Tuesday, April 04, 2006

Are markets are currently dismissing downside growth risks?

I'm a bear. While it's true that people tend to see only what they want to see, I find it hard for a bull to miss the downside risk that Stephen Roach sees. As he is 'Chief Economist' and 'Director of Global Economic Analysis' Morgan Stanley, he is someone who knows what he's talking about.

"As the housing bubble continues to deflate and equity extraction from property fades, I continue to believe that income-constrained American consumers will prune discretionary spending -- putting the risks to overall consumption growth on the downside of the 3% average pace recorded over these two quarters. China could well be a second source of deceleration over the course of this year, as the government makes a downpayment on its avowed rebalancing away from exports and fixed investment toward private consumption. Rising protectionist risks could well provide a third source of deceleration -- operating not just through the seemingly all-powerful Chinese export dynamic but also through the currency and interest rate implications of a US current account adjustment."


"Financial markets are currently dismissing downside growth risks leaning the other way -- betting more on the upside of the global momentum play or, at worst, believing that any deceleration in the pace of world activity is likely to be minimal. That’s certainly the message to take from the recent sharp back-up in real interest rates, as well as the latest surge in metals prices -- precious and industrials, alike. Central banks have reinforced this pro-growth cyclical play by sending signals that they remain very focused on the traditional closed-economy linkage between rapid growth and inflation. In my view, that leaves markets increasingly exposed on the other flank to the possibility of a downside growth surprise. If those risks play out, bonds could rally and equities could sag on growth concerns."


"The biggest risk, however, is that it doesn’t take all that much to turn the global liquidity cycle. For their part, the world’s major central banks are all on the tightening side of the monetary equation for the first time in 15 years. The Federal Reserve has already gone a long way down the road toward policy neutrality, and there are those who argue that it may already have entered the restrictive zone (see Joachim Fels and Manoj Pradhan’s 28 March dispatch, “The Supernatural Fed”). Nor should we underestimate the potential impacts of the sea change in Japanese monetary policy now under way -- the shift away from quantitative easing that has already commenced and a possibly sooner-than-expected ending of the BOJ’s zero-interest-rate policy this summer (see Takehiro Sato’s 28 March dispatch, “Earlier and Smaller”). If the turn in the global liquidity cycle reinforces a downshift in global growth, financial markets could be especially vulnerable. Recent action in some of the more exotic corners of the markets may well be providing a hint of how that vulnerability might spread. An unwinding of carry trades in Iceland and New Zealand, corrections in Middle Eastern equity markets, and very recent pullbacks in commodity-linked currencies (i.e., Canada and Australia) could well be canaries in a much bigger coal mine. Even the big equity markets in the US, Europe, and Japan have looked a bit toppy in recent days as yields on long-dated US Treasuries close in on the 5% threshold. "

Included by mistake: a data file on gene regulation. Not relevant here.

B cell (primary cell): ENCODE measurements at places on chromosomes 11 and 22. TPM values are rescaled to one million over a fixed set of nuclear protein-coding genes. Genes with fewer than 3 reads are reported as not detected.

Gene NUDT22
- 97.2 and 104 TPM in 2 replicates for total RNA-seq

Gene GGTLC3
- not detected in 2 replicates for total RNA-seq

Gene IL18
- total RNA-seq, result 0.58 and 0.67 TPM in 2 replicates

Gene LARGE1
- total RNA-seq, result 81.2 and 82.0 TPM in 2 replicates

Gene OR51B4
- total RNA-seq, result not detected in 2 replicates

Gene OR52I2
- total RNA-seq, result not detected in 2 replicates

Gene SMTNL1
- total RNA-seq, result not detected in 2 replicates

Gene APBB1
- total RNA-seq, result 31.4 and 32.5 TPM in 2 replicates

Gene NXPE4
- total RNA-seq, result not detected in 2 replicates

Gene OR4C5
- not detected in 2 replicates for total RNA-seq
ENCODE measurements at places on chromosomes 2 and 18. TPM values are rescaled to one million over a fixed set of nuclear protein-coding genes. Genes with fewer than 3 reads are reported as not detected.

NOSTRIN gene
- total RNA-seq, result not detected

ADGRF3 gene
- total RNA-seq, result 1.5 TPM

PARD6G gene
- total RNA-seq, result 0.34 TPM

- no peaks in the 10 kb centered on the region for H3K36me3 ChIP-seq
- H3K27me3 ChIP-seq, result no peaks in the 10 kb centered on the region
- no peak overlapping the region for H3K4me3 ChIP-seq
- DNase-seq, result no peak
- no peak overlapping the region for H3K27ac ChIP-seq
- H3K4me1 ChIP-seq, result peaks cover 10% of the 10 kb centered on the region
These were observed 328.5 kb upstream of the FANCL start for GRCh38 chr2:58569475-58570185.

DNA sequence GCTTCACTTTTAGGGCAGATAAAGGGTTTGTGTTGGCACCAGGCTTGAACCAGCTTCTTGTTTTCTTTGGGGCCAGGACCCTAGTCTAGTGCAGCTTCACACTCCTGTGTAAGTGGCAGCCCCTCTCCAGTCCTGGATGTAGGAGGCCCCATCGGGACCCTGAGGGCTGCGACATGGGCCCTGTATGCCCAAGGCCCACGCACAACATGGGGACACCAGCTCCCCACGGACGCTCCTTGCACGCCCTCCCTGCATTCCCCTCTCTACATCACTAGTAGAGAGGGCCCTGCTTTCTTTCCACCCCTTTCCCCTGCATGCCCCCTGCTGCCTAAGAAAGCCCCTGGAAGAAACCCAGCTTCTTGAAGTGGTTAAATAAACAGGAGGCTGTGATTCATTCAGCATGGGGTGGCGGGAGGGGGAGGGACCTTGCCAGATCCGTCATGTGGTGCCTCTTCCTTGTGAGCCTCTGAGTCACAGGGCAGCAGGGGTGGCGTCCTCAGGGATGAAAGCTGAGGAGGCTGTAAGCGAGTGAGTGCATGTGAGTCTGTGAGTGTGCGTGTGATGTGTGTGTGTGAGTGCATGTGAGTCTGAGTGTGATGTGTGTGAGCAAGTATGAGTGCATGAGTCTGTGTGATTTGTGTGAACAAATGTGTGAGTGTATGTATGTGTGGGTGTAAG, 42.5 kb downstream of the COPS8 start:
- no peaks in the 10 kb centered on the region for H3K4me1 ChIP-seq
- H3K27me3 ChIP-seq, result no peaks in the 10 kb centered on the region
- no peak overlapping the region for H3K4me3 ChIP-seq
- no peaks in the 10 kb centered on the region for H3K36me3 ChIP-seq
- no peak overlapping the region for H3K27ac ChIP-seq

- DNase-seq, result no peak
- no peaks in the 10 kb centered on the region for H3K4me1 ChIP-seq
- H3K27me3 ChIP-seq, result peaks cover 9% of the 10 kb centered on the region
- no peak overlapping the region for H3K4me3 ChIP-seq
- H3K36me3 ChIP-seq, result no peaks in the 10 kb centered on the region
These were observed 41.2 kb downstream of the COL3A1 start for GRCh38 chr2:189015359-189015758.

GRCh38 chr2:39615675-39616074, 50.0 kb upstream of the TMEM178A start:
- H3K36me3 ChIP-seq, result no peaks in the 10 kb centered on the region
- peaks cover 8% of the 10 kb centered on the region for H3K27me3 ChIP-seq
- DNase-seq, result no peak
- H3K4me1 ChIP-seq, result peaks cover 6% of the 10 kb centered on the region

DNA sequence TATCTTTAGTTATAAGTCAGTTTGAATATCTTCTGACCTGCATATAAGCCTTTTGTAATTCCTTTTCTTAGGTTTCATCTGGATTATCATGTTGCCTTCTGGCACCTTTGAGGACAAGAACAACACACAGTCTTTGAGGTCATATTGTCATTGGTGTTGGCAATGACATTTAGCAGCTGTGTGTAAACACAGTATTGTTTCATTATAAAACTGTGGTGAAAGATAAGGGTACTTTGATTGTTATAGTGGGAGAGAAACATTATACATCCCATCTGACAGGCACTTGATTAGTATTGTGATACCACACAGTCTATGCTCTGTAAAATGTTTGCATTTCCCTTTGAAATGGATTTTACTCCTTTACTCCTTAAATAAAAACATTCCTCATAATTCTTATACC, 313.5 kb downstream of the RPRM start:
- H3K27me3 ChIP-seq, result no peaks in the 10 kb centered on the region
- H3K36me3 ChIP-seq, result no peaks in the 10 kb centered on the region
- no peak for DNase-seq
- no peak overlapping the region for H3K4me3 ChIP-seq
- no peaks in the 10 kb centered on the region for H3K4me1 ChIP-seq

"The global economy has just come off a very hot and increasingly synchronous burst of growth. Momentum-driven financial markets are betting this trend will continue. However, there is good reason to suspect that the ever-fickle pendulum of global growth is now about to swing the other way. If that turns out to be the case, increasingly myopic markets could reverse course in a flash."

His commentary is one of the many reasons I am bearish about the outlook for 2nd half of 2006.

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